In the course of his studies, Darwin sent queries about whether Hooker knew of any hooked seeds that grab on to fur occurring on islands lacking large quadrupeds. Joseph Hooker quickly replied that he would look into it, and sent as a gift a portrait of the German naturalist Alexander von Humboldt, one of Darwin’s heroes. Sir William Hooker also sent a deodar cedar (Cedrus deodara), which Darwin planted at Down House.
According to Professor David Mabberley of the Herbarium, Kew’s usefulness to Darwin was clear: "Darwin always said he didn’t understand plant systematics, even though he was actually a very good botanist." Darwin saw in Hooker a born classifier who could give Darwin’s plant studies the rigour he was looking for – "for the advantage of Botanical Ignoramuses like myself", Darwin wrote early on in their friendship.
Hooker repaid Darwin’s confidence – he worked rapidly, sorting Darwin’s Southern Hemisphere collections into genus and species. Many of the dried plant specimen sheets collected by Darwin in the Galapagos and elsewhere on his famous voyage eventually ended up in Kew’s Herbarium, annotated in Darwin’s scrawled writing and classified according to Hooker’s system.
But the exchange between Darwin and Kew didn’t stop at taxonomic knowledge. Darwin’s intellectual curiosity was voracious, ranging across different disciplines and topics with extraordinary energy. He was self-deprecating about this part of his character:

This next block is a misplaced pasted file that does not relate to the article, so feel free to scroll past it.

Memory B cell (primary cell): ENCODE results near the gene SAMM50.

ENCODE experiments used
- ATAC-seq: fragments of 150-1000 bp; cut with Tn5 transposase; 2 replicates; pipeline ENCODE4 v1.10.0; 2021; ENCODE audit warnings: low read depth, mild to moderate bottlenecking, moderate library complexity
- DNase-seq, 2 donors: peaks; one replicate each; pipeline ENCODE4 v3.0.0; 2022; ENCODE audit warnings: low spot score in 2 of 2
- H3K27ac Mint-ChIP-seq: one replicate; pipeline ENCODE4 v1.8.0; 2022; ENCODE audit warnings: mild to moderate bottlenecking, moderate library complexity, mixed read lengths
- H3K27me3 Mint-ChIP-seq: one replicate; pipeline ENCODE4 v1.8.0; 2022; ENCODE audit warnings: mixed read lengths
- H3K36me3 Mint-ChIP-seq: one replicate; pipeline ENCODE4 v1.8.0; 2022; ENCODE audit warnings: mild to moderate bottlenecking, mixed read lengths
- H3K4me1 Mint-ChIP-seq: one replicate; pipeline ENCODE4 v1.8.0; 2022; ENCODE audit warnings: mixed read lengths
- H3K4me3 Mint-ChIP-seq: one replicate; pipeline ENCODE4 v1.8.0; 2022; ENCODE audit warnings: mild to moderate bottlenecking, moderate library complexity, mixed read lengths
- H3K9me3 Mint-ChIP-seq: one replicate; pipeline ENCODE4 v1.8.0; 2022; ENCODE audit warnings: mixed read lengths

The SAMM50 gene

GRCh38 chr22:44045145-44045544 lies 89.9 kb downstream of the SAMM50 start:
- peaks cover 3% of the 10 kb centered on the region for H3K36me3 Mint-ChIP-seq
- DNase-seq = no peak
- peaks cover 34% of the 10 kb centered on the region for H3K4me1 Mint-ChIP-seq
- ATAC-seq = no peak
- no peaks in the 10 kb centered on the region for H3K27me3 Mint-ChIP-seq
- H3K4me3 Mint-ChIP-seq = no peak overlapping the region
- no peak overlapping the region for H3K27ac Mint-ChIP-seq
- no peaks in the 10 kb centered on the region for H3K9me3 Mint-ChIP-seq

"Your interesting letters tempt me to be very unreasonable in asking you questions", Darwin wrote to Hooker in 1844. In response, Hooker used all the resources of Kew to try to answer Darwin’s 'unreasonable questions', in pursuit of answers he thought would change science for ever.
Darwin and Hooker’s interests coincided in one important area – biogeography. Darwin knew that any evolutionary theory would need to explain how plants came to be distributed across the Earth’s surface. However, the two men didn’t always agree – Darwin theorised that plant species colonised new areas of land by floating as seeds across the oceans. Hooker pooh-poohed this idea, arguing that seeds would be killed by saltwater and that long-vanished land bridges were a more likely explanation.
An important test case came in the seeds of the Entada vine. These smooth, flattened beans float across the Atlantic on the Gulf Stream from their Caribbean homeland, occasionally washing up as far away as Britain and Scandinavia. Darwin longed to study these beans and realised that Hooker’s Kew contacts could open many useful doors. Hooker solicited Entada beans from the British consul in Norway and the head of the botanic garden in the Azores, demonstrating the power of Kew’s imperial reach and its usefulness for Darwin’s purposes.